Most businesses today understand they need to be in the mobile space as a means to augment their reach and customer interaction. What many don’t know, however, is the difference between a “native mobile app” and a mobile, or “responsive”, website. There’s a clear distinction between the two and both serve different purposes, have different limitations, and most importantly have unique development costs. Depending upon the needs of your business, you might decide one is better than the other, or that both are needed. Let’s discuss the basics of each to better understand which one might be best for you.
Native mobile apps are developed using programming languages “native” to the market and device they’re to be used on, such as Android, Apple or Blackberry. Native apps typically provide a better user experience and higher performance due to the tight integration with the intended device. However, since you cannot use the same source code across all devices and platforms, Native apps are costlier, as each device needs its own programming. Furthermore, developing for the Apple market is much more difficult because Apple tightly controls their user’s experience and they don’t want to be blamed for a slow app load, a bug on the app, or a faulty app that locks up the phone and aggravates the user.
Native mobile apps are most suitable for use on a regular basis, used for content, have complex workflows, need to access the native capabilities of the devise such as the SMS, GPS, Click to Call, Camera, etc. Most importantly, Native apps can be used offline where the user does not have or need internet access. Native apps offer better end-user experience, more complex and complete functionality, and a greater distribution potential via app stores.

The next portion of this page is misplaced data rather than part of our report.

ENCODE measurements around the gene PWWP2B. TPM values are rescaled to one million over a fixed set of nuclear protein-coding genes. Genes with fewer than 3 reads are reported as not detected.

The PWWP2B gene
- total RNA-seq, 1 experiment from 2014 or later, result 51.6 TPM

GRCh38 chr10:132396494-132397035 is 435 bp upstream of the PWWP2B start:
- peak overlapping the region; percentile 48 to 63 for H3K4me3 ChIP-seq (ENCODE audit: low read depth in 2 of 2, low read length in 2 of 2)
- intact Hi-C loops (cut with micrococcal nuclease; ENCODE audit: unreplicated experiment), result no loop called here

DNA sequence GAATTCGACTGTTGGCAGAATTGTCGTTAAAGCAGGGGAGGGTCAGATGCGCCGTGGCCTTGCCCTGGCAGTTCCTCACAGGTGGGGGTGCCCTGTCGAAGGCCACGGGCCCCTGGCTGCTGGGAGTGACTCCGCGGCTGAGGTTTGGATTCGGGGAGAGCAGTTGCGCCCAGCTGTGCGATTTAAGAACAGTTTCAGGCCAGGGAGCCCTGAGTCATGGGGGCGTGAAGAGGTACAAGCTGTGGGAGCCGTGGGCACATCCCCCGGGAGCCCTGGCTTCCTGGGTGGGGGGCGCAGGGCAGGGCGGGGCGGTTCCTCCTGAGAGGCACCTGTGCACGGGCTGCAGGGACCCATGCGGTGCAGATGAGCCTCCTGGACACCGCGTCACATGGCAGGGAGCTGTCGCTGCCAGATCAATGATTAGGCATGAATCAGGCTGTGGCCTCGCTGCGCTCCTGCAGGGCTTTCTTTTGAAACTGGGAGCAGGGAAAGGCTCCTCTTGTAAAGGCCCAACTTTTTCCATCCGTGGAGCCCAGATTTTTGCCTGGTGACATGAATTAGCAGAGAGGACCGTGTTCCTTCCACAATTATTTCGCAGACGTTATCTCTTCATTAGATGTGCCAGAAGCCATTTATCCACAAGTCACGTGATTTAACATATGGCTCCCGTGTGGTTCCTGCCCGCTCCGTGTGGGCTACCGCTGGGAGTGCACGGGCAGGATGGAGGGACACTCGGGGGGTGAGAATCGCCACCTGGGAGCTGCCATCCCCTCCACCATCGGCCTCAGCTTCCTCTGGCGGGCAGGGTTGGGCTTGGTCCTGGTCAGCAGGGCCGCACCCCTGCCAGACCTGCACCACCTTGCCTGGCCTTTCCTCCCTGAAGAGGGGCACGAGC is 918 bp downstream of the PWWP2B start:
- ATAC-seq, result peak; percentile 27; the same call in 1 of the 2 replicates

A Mobile web app, or more commonly called a “mobile website” or “responsive website”, is suitable for content consumption, is not complex, and doesn’t need to access the device’s native functions. Essentially, it’s your website adjusting appropriately for the screen space and size of the device it’s being viewed on. It’ll look one way on a computer screen, another on an Android smartphone, and yet another on an iPad. Mobile web apps need internet access to function and are not readily available in the app stores, but are available by accessing the website via a device other than a computer.
A cross platform app, or “hybrid”, can significantly reduce the overall investment because the coding and programming behind it makes the app compatible on multiple platforms whether it be Android or Apple. The cost is greatly reduced with hybrid apps and they use both native features and web content. Essentially they give you the best of both worlds, tie in with all your social media, and prices can start as little as $500 for development.
No matter what type of mobile presence is best for your business, simply having one is increasingly important. Consult and seek the advice of an expert when trying to identify the best strategy for you in the mobile world.